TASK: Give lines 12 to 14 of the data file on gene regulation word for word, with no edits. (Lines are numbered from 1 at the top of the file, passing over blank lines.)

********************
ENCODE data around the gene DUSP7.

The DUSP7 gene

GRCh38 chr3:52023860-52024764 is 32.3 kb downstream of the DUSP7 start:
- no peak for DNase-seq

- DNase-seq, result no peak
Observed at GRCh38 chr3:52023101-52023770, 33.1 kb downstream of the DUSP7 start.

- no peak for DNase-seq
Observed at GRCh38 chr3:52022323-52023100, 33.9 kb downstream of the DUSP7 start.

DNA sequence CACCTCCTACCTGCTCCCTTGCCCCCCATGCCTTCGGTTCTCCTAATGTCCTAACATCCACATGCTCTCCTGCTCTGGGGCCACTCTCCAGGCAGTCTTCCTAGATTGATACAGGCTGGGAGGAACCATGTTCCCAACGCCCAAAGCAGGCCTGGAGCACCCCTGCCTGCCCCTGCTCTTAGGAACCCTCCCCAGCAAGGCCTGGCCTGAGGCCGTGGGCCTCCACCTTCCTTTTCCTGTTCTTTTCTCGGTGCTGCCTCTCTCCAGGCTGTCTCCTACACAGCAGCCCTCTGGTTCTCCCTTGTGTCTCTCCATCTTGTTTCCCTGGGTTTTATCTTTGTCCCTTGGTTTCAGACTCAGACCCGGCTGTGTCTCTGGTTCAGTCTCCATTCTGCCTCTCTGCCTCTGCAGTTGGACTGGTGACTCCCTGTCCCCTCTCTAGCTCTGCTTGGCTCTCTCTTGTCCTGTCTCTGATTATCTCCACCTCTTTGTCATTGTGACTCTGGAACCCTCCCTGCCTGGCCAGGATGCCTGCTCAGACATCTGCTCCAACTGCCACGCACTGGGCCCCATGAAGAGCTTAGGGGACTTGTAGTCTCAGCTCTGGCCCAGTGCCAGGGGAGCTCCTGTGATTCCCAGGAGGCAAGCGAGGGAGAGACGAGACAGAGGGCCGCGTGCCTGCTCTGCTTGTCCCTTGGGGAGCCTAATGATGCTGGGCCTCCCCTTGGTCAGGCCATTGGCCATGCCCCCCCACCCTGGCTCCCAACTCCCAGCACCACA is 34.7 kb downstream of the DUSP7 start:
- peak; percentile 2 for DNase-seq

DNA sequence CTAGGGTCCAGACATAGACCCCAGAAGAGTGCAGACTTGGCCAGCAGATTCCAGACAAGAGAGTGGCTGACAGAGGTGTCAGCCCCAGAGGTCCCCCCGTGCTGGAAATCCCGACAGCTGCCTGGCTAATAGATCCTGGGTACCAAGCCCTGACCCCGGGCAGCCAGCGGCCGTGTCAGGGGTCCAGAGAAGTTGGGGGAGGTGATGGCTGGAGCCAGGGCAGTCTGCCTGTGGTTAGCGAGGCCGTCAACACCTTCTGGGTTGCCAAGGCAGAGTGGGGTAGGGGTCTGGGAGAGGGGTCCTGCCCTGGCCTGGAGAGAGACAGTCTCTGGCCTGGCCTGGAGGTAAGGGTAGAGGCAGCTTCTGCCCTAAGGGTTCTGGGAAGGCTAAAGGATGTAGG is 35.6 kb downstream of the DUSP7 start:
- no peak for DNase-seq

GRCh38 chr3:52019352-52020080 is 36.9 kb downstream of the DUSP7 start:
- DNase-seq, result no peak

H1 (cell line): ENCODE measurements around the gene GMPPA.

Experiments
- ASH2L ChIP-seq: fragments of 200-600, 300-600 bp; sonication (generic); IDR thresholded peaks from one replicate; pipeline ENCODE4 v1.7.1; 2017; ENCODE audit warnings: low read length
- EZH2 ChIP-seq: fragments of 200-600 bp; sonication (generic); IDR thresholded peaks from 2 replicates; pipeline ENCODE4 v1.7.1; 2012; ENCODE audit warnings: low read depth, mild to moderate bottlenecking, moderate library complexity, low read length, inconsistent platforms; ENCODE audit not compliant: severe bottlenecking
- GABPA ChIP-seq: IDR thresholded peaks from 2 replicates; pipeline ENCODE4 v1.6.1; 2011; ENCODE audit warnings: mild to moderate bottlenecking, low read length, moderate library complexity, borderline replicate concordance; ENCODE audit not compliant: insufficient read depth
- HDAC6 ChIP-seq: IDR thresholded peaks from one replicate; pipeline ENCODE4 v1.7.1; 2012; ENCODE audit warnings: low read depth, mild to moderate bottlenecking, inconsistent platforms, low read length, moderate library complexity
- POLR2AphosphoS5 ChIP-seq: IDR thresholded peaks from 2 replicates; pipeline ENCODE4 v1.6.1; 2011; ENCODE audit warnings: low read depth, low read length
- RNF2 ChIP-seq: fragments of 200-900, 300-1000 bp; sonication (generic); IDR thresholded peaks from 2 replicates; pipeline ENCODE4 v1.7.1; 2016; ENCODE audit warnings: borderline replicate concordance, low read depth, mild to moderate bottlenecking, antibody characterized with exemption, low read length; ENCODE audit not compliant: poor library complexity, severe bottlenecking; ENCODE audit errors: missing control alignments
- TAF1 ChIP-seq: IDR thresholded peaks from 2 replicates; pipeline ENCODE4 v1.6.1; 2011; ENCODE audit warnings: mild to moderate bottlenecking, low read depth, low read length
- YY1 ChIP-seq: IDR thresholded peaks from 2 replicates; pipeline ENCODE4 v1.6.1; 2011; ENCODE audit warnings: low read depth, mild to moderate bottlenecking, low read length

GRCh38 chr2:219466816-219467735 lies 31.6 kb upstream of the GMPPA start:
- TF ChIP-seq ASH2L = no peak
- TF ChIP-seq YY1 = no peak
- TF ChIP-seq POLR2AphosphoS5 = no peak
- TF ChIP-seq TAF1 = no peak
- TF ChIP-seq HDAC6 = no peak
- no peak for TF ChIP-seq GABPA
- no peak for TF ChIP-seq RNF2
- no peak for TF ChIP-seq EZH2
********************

- no peak for DNase-seq

GRCh38 chr3:52019352-52020080 is 36.9 kb downstream of the DUSP7 start:
- DNase-seq, result no peak